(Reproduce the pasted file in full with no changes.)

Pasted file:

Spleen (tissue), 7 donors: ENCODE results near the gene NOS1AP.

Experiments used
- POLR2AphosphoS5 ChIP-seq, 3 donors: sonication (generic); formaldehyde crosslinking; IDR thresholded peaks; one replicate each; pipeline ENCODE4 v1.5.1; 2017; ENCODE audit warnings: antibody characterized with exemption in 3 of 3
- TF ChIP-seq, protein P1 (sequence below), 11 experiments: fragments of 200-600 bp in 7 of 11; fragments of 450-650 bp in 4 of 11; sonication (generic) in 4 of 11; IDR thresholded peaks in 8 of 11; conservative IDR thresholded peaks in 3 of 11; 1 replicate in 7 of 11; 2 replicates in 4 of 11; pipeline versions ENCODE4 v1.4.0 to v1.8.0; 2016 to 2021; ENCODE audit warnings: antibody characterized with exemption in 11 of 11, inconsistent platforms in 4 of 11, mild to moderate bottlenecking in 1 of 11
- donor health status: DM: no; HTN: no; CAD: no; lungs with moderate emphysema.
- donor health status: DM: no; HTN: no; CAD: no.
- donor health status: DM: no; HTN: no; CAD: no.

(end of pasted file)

Spleen (tissue), 7 donors: ENCODE results near the gene NOS1AP.

Experiments used
- POLR2AphosphoS5 ChIP-seq, 3 donors: sonication (generic); formaldehyde crosslinking; IDR thresholded peaks; one replicate each; pipeline ENCODE4 v1.5.1; 2017; ENCODE audit warnings: antibody characterized with exemption in 3 of 3
- TF ChIP-seq, protein P1 (sequence below), 11 experiments: fragments of 200-600 bp in 7 of 11; fragments of 450-650 bp in 4 of 11; sonication (generic) in 4 of 11; IDR thresholded peaks in 8 of 11; conservative IDR thresholded peaks in 3 of 11; 1 replicate in 7 of 11; 2 replicates in 4 of 11; pipeline versions ENCODE4 v1.4.0 to v1.8.0; 2016 to 2021; ENCODE audit warnings: antibody characterized with exemption in 11 of 11, inconsistent platforms in 4 of 11, mild to moderate bottlenecking in 1 of 11
- donor health status: DM: no; HTN: no; CAD: no; lungs with moderate emphysema.
- donor health status: DM: no; HTN: no; CAD: no.
- donor health status: DM: no; HTN: no; CAD: no.